FUTURE STATE: THE NEXT BATMAN #2/ Scripts by JOHN RIDLEY, VITA AYALA & PAULA SEVENBERGEN/ Pencils by LAURA BRAGA, ANEKE & EMANUELA LUPACCHINO/ Inks by LAURA BRAGA, ANEKE & WADE VON GRAWBADFER/ Breakdowns by NICK DERRINGTON & ROB HAYNES/Colors by ARIF PRIANTO, TRISH MULVIHILL & JOHN KALISZ/ Letters by CLAYTON COWLES & BECCA CAREY/ Cover by LADRÖNN/ Published by DC COMICS
Thus far, the Batman family of Future State books seem to have been the strongest and had the most unified continuity. I suppose that’s not surprising given the strength of the Bat-Editors and their usual commitment to keeping everyone on the same page. It’s just something that occurred to me given that The Next Batman #2 contains three radically different stories but, unlike Superman of Metropolis, they seem to be set in the same reality.
The second chapter of The Next Batman finds the new Batman in hot pursuit of two murderers. Unfortunately, he runs afoul of the Magistrate – the private security firm now running Gotham City like a military junta – and is forced to continue the chase while wounded. The long night will teach the new vigilante some harsh lessons and force him to make a choice regarding what force he ultimately serves; Justice or Law.
John Ridley spins a compelling story and I’m happy to know he’ll be telling more stories in this setting in the future. The action is thrilling, but there’s a deeper undercurrent and a discussion of morality that seems oddly topical, in regards to how far the government should go in policing morality, from the politicians issuing edicts to the beat cops who wonder why armed soldiers chasing masked vigilantes is any better than masked vigilantes chasing costumed criminals. The artwork by Laura Braga and Nick Derington captures the cyberpunk aesthetic of the new Gotham perfectly, with Arif Prianto’s colors adding a slick sheen that makes Gotham look much brighter than we’re used to, but still unmistakably Gotham in all its tragic splendor.
The second story, Batgirls, is set within a Magistrate prison for metahumans, to which Cassandra Cain (aka Orphan) has just been sent. She is quickly stuffed in a cell with former Spoiler, Stephanie Brown, whom we are informed betrayed the Gotham Resistance led by Nightwing. Since then she’s become a major power in the prison black market, wheeling and dealing with the incarcerated heroes and villains. It spoils little (see what I did there?) to reveal that Steph has a higher purpose for what she’s done and Cass has a mission that required her being captured.
Vita Ayala’s story reads like Orange is the New Black in a superhero setting. This is not a bad thing, but I fear this story may be somewhat inaccessible to anyone who doesn’t already know Oprhan and Spoiler from earlier Bat-books. Ayala has a fantastic angle on their voices and shows us who they are fairly well, but established Batgirl fans will probably get more out of this issue than newbies. The artwork by Aneke is fantastic, however, possessing a sense of dynamic action even in the static scenes of two people talking. The colors by Trish Mulvihill help to convey the tension of the story, despite the drab setting and uniform colors.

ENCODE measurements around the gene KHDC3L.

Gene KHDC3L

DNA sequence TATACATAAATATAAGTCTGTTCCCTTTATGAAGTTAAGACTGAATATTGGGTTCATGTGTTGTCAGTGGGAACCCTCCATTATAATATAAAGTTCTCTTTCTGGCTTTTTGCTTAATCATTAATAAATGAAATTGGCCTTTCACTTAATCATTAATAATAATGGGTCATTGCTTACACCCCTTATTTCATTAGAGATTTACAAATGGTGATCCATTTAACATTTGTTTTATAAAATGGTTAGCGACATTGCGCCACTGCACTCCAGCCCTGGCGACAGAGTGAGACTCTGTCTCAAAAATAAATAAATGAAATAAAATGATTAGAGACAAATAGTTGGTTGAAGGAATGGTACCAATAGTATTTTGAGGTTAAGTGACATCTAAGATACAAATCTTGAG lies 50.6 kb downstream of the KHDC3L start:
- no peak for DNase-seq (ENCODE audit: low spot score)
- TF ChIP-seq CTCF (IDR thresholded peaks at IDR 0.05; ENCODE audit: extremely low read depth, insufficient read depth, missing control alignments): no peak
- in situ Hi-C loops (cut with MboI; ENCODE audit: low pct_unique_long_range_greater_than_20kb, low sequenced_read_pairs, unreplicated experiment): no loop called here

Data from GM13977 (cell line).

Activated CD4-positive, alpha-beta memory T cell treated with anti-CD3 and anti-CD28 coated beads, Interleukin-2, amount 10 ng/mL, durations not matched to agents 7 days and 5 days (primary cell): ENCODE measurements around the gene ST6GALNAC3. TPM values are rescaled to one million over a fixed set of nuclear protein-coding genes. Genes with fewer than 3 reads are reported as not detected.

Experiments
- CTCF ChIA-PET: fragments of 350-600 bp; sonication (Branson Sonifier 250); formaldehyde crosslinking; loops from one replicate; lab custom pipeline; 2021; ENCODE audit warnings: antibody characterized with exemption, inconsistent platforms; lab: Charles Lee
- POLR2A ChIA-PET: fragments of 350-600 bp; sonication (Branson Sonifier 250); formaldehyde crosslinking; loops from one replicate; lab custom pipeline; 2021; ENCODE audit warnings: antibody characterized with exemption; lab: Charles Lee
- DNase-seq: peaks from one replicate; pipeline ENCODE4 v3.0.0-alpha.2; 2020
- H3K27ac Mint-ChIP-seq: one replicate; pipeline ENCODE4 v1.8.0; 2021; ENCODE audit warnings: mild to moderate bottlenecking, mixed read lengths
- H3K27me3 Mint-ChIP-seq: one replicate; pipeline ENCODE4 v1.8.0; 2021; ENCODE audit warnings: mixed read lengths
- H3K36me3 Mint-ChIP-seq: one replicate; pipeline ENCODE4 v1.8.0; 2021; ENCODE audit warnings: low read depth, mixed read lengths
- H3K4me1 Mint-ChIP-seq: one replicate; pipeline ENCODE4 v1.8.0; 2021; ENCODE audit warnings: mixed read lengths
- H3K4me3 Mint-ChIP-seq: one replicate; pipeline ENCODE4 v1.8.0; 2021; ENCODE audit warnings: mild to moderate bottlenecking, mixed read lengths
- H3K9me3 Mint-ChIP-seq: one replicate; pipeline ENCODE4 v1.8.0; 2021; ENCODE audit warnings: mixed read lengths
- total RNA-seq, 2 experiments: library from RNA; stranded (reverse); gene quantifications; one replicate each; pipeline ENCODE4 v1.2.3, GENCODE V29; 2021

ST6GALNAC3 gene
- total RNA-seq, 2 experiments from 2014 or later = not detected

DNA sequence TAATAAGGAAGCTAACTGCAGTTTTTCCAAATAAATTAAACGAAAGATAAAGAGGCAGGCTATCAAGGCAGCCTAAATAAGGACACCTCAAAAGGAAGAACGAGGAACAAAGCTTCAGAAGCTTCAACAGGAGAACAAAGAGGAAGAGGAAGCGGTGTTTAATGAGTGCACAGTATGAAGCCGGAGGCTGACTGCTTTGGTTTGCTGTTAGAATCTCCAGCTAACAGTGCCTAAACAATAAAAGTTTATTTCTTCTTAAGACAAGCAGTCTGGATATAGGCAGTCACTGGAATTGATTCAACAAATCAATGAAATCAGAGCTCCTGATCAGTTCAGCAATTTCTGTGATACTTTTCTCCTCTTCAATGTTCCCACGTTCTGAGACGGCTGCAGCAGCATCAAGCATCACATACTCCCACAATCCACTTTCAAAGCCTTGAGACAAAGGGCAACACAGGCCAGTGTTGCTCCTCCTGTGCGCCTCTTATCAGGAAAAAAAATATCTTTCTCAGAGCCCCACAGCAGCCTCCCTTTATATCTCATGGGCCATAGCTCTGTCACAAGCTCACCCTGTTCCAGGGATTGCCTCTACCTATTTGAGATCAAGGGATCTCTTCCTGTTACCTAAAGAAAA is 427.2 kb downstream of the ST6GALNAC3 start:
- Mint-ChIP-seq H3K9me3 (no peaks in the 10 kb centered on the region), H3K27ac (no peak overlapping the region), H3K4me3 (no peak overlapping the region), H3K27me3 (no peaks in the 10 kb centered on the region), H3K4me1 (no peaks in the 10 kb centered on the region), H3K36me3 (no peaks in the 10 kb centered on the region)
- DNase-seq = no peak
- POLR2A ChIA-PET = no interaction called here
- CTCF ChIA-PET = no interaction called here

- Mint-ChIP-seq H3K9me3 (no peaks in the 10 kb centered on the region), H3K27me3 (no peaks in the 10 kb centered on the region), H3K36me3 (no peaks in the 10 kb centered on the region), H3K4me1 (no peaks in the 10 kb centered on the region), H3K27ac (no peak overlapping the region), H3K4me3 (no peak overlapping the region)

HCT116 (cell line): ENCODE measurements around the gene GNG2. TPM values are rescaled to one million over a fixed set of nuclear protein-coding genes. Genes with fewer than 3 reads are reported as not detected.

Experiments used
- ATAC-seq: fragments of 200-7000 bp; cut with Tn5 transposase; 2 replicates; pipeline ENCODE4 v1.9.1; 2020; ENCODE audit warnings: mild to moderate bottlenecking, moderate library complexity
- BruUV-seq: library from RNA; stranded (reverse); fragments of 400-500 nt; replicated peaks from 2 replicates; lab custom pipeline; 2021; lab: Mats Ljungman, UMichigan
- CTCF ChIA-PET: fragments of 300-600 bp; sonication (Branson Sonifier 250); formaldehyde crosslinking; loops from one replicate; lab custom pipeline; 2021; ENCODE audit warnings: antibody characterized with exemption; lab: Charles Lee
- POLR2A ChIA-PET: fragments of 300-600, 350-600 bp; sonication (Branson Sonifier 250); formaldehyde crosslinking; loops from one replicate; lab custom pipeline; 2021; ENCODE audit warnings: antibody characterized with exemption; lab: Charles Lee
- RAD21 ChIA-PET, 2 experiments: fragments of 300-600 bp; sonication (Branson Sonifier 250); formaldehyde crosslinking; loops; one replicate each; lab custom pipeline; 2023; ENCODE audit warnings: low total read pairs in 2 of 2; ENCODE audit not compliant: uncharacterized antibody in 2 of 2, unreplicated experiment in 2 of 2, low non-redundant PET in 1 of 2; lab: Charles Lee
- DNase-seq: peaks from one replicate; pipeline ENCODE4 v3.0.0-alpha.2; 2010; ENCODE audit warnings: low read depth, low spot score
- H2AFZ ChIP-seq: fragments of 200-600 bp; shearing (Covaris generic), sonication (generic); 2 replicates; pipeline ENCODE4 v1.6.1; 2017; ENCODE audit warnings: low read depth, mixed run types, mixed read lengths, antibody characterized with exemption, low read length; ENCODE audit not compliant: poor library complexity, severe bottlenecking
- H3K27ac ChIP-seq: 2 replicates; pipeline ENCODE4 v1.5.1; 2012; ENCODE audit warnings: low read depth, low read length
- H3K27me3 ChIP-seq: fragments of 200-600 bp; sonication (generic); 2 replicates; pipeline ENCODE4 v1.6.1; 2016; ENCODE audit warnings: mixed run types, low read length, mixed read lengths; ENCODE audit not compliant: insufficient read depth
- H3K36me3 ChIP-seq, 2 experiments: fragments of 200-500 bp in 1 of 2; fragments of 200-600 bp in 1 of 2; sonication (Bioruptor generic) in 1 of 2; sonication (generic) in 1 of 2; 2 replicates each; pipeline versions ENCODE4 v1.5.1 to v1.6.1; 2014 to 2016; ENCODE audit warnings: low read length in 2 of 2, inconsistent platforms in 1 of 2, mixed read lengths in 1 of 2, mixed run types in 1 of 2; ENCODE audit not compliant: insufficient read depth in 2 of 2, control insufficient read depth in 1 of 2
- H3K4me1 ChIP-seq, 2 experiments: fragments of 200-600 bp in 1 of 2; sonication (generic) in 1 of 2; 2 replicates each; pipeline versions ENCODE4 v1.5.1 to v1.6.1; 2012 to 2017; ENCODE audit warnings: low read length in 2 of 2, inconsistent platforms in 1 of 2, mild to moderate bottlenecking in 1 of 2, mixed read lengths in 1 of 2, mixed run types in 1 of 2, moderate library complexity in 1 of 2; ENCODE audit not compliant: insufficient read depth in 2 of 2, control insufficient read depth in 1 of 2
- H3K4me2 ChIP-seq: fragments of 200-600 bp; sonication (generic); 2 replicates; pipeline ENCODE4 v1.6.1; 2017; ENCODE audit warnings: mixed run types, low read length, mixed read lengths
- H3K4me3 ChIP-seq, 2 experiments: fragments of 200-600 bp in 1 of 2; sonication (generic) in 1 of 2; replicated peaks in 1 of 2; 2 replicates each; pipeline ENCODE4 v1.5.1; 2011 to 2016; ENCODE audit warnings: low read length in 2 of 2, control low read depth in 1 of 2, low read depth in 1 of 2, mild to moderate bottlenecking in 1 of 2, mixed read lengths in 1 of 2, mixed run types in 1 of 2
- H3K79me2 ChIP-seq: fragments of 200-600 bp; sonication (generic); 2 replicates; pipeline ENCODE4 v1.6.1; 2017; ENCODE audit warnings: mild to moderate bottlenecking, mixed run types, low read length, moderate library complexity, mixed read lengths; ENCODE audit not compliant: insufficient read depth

The final story, Ladies’ Night Out, finds Poison Ivy and Catwoman on a decidedly different mission of mercy. Their goal? Show a good time to the robot girlfriend of one of Gotham City’s wealthiest tech magnates in exchange for proof of his many crimes. Apart from the fact that he has an actual robot girlfriend. Because eww.
This story surprised me, as most of the Future State comics to date have been dire and depressing. As was typical for the original Gotham City Sirens series, the tone here is light and funny, with Paula Sevenbergen playing up the absurdity of the situation Selina and Pamela find themselves in. It’s a shame Harleen wasn’t along for the ride, though I shudder to think at the influence she might have on a robot woman looking for girlfriends whose only experience with female relationships came from binging Sex in the City. The artwork by Emanuela Lupacchino, Rob Haynes and Wade Von Grawbadger is similarly bold and comedic, with John Kalisz’s colors adding to the bright yet gothic aura of Future Gotham. I’d love to see more of these characters with these creators in the future.
The Next Batman #2 is a mixed bag, but in this case variety is the spice of life. There’s a little something for everyone here, whether you like high action, personal drama or light entertainment. This is easily the best of the Future State offerings so far.